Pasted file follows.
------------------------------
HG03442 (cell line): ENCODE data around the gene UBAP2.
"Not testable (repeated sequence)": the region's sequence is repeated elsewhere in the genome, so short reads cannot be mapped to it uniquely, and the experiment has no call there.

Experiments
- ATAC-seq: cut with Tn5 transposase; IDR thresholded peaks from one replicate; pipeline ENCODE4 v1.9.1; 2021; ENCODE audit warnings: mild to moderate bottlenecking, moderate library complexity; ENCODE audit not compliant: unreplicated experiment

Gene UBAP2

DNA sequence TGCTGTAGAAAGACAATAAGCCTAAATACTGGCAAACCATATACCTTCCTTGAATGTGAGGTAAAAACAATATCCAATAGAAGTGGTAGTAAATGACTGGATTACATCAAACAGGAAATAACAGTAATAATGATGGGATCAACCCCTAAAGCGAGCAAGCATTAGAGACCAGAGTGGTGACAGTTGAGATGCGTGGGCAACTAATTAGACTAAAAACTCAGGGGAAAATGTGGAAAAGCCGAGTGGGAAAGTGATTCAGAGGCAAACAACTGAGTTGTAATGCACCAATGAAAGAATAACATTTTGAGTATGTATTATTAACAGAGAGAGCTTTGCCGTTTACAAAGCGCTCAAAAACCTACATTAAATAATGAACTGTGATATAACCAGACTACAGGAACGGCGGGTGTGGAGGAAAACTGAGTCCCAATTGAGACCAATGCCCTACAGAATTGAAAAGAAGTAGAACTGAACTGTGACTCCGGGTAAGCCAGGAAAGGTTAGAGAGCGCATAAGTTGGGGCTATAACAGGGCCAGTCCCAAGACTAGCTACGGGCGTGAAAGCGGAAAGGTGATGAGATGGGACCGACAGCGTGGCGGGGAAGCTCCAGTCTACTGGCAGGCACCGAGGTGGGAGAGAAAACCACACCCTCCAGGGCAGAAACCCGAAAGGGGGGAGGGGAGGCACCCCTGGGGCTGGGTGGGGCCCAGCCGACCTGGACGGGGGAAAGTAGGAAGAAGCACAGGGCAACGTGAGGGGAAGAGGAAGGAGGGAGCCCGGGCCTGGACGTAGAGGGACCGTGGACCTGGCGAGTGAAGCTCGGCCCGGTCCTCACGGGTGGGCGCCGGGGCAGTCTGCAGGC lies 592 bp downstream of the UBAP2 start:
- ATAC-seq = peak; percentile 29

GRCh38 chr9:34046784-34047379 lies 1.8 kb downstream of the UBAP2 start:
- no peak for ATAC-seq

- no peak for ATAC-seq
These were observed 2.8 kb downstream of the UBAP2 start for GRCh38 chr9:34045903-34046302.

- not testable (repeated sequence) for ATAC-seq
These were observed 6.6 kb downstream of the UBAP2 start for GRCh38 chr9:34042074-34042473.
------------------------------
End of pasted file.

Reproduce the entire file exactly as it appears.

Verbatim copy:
HG03442 (cell line): ENCODE data around the gene UBAP2.
"Not testable (repeated sequence)": the region's sequence is repeated elsewhere in the genome, so short reads cannot be mapped to it uniquely, and the experiment has no call there.

Experiments
- ATAC-seq: cut with Tn5 transposase; IDR thresholded peaks from one replicate; pipeline ENCODE4 v1.9.1; 2021; ENCODE audit warnings: mild to moderate bottlenecking, moderate library complexity; ENCODE audit not compliant: unreplicated experiment

Gene UBAP2

DNA sequence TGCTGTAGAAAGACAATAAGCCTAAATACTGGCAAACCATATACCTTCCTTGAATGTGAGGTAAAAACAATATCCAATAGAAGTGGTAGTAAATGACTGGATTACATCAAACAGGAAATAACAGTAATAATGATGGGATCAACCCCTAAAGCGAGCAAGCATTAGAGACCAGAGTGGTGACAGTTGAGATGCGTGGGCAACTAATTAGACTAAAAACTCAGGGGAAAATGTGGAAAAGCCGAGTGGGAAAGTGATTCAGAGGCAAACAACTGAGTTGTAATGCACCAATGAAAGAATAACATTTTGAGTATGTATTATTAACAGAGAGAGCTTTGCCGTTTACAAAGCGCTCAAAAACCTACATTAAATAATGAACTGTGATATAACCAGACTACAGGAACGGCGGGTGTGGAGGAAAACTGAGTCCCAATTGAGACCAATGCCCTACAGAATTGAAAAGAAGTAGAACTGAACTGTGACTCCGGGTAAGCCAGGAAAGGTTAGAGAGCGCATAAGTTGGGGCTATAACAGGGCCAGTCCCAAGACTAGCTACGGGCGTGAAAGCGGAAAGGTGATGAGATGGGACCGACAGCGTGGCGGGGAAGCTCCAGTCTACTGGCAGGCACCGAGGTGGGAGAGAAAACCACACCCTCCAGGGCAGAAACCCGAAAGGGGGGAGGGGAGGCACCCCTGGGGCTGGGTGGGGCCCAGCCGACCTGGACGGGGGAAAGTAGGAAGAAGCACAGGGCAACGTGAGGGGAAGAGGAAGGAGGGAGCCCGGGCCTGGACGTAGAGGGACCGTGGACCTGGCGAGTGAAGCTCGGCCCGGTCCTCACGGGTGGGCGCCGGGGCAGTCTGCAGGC lies 592 bp downstream of the UBAP2 start:
- ATAC-seq = peak; percentile 29

GRCh38 chr9:34046784-34047379 lies 1.8 kb downstream of the UBAP2 start:
- no peak for ATAC-seq

- no peak for ATAC-seq
These were observed 2.8 kb downstream of the UBAP2 start for GRCh38 chr9:34045903-34046302.

- not testable (repeated sequence) for ATAC-seq
These were observed 6.6 kb downstream of the UBAP2 start for GRCh38 chr9:34042074-34042473.